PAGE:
Saunterers argue that hiking is merely going from one place to a destination, whereas to saunter is to pause and smell the flowers. Boiling it down, can you find morels by charging along with purpose? You need to use that (shall we call it a saunter staff?) To poke through the leaves looking for the elusive fungi. In a pinch, you can use your saunter staff to flip rattlesnakes out of the path, knockdown spiderwebs, and lacking rattlesnakes flip, those deadly little sticks that somehow otherwise would leap between your legs and send you sprawling.

 

I once wrote an article on walking staffs and a reader sent me a beautifully crafted staff for which I hope I thanked him profusely. The knob end was intricately designed by nature herself, featuring  aberrant protrusions that were perfect for fastening a leather thong through which I could fit my hand, like the grips on ski poles. It had a resemblance to the caduceus symbol of the medical profession. I used this staff for many years—actually abused it to the point where the tip splintered and the finish wore completely off. It has been retired, replaced by the woodpecker designed staff I now use.

 

I’ve been called a peckerwood more than once now it actually is an accurate description, at least of my saunter staff. A good percentage of hikers don’t use a staff but there are so many advantages to one that I can’t see why not. first of all, it provides stability. Rather than two feet, you now have a third  point of balance and the more decrepit one becomes, the more need there is for all the balance you can get (speaking as one for whom the description “decrepit” is discouragingly accurate).

 

A survival website called Survival Weekly offers a bunch of suggestions on uses for walking staffs, including using one to string up a radio antenna. Possibly this could be used to tune in late night jazz sitting around the campfire warding off the neighborhood timberwolves. “Music hath charms to soothe the savage breast.” I’ve never dealt with a savage breast before, but you never know— a little John Coltrane late in the night has untapped potential when that howling you hear just outside the firelight is not Miles Davis. However, it’s more likely that you will use your walking staff for things other than fending off aggressive critters in the wee hours.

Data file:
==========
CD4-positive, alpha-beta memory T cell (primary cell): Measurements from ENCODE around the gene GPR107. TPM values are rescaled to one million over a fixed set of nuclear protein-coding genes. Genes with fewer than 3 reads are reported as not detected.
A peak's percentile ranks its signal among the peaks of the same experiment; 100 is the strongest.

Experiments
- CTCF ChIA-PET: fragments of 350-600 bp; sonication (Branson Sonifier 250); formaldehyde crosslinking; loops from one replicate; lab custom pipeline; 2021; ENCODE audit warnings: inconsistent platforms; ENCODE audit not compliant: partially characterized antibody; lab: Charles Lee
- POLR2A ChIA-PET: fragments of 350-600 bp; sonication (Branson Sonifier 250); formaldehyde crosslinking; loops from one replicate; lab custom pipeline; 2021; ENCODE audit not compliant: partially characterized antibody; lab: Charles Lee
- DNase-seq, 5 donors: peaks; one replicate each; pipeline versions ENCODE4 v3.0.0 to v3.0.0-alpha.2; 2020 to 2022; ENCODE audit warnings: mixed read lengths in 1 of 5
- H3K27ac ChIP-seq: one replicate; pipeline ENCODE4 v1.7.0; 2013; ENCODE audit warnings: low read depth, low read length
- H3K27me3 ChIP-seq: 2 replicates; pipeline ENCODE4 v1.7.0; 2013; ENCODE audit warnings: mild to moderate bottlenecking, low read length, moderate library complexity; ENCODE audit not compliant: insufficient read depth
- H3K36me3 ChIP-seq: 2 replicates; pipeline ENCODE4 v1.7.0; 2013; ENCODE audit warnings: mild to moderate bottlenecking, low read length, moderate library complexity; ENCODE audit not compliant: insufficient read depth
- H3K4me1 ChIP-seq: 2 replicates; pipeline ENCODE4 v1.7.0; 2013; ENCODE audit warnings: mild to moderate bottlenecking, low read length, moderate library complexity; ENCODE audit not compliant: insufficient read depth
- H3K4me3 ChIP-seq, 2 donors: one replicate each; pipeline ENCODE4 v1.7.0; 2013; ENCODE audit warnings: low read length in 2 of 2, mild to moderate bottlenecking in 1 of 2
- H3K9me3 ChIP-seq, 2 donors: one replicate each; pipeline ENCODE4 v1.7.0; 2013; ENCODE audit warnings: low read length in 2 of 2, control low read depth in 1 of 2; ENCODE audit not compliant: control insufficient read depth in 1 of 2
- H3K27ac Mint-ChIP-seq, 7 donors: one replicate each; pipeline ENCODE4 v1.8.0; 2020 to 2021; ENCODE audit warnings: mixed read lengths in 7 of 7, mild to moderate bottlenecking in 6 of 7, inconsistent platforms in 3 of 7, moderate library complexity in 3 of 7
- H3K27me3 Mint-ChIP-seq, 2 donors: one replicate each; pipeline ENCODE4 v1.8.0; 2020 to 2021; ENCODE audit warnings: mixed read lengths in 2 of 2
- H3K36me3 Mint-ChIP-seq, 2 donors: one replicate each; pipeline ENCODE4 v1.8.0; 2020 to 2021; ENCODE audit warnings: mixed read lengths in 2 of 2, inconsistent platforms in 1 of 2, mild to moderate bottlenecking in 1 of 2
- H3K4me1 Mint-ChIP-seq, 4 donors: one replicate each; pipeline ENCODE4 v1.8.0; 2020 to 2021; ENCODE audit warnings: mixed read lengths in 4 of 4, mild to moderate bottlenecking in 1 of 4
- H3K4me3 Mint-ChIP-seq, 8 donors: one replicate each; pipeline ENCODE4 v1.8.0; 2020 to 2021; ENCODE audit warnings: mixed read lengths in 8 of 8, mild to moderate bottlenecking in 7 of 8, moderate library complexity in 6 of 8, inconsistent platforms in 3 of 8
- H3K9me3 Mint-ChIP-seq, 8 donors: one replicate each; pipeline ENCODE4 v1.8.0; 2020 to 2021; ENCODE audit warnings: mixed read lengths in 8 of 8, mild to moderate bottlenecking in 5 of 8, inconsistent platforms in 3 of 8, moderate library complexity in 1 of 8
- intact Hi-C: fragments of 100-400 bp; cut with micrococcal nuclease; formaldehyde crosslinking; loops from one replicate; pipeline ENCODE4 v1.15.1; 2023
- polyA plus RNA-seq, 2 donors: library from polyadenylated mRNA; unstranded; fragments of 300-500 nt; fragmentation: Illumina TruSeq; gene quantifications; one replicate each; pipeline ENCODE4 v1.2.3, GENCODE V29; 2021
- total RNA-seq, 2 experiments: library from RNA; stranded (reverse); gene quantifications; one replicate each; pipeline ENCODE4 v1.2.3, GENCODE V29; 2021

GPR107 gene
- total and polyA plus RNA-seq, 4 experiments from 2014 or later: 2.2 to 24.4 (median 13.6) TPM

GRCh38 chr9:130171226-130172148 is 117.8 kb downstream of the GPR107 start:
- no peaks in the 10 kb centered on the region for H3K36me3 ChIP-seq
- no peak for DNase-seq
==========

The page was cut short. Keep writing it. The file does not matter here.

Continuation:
I’ve never encountered a mountain lion or a ticked off grizzly bear while hiking, but depending on location it’s not impossible. However, even armed with my sturdy woodpecker-carved cedar stick, I’d be more comfortable with a can of bear spray and a .357 magnum revolver. Maybe I could just loan ursa arctos horribillis my iPhone ear pads for a little soothing John Coltrane? Except I don’t have an iPhone and ear pads. I don’t have a .357 magnum or bear spray either, but our mid-Missouri woods are so far devoid of apex predators—oh,we have the occasional reported mountain lion and once a timber wolf showed up in North Missouri, but I’ll take my chances with my woodpecker stick.

 

The most dangerous critter I’ve ever encountered was a striped skunk once. He seemed to know whose path it was and it wasn’t mine. I agreed and we carefully skirted each other and continued on our respective way. Once, on a ramble through our woods, I spied a cedar tree with claw marks above my head. If it was a white tailed deer buck rubbing its antlers, it was the biggest one in the history of deer. And if it was a cottontail rabbit nibbling, it had to of been at least as big as Harvey, the mythical invisible rabbit friend of Elwood P. Dowd, Jimmy Stewart’s best friend in the movie of the same name. My first thought was “bear!” That was years ago and I’ve seen no evidence since, nor any bear. But I have my stick.

 

One comment on the survival website says “use as a crutch, improvised paddle or pole, for signaling, a prop support for cooking, snake management, stringing an antenna for ham radio, a digging stick, temporary seat, rescue work, and many others.”

 

I can’t quite see the use of the saunter staff as a improvised pole. As a long-time canoe poler I can testify that unless you are more than 12 feet tall, your saunter staff will not be effective as a canoe pole—a typical canoe pole is about 12 feet long.

 

I use mine extensively in late summer during what I call “spider time.” That’s when the mature web builders of the forest decorate the trails with intricately woven snares to catch supper. I feel remorse every time I knock down one of these webs, but the alternative, is to face plant one dead center and while there is no peril from the non-venomous little arachnids, most folks, including me, dislike scraping sticky web out of their eyelashes. So, I hike the trails waving my staff in front of me like Arturo Toscanini conducting the NBC Symphony Orchestra.

 

Leon Redbone died about a year ago, way too young at 69. “Oh the thing that makes me click on lovers Lane/would go for naught if I were caught without my cane.” Rest in peace, Leon. And rest assured I will not be caught without my stick.

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1 Comment

  1. CJ

    April 24th, 2020 at 3:58 am

    Reply

    And thanks for my birthday saunter stick! I love it!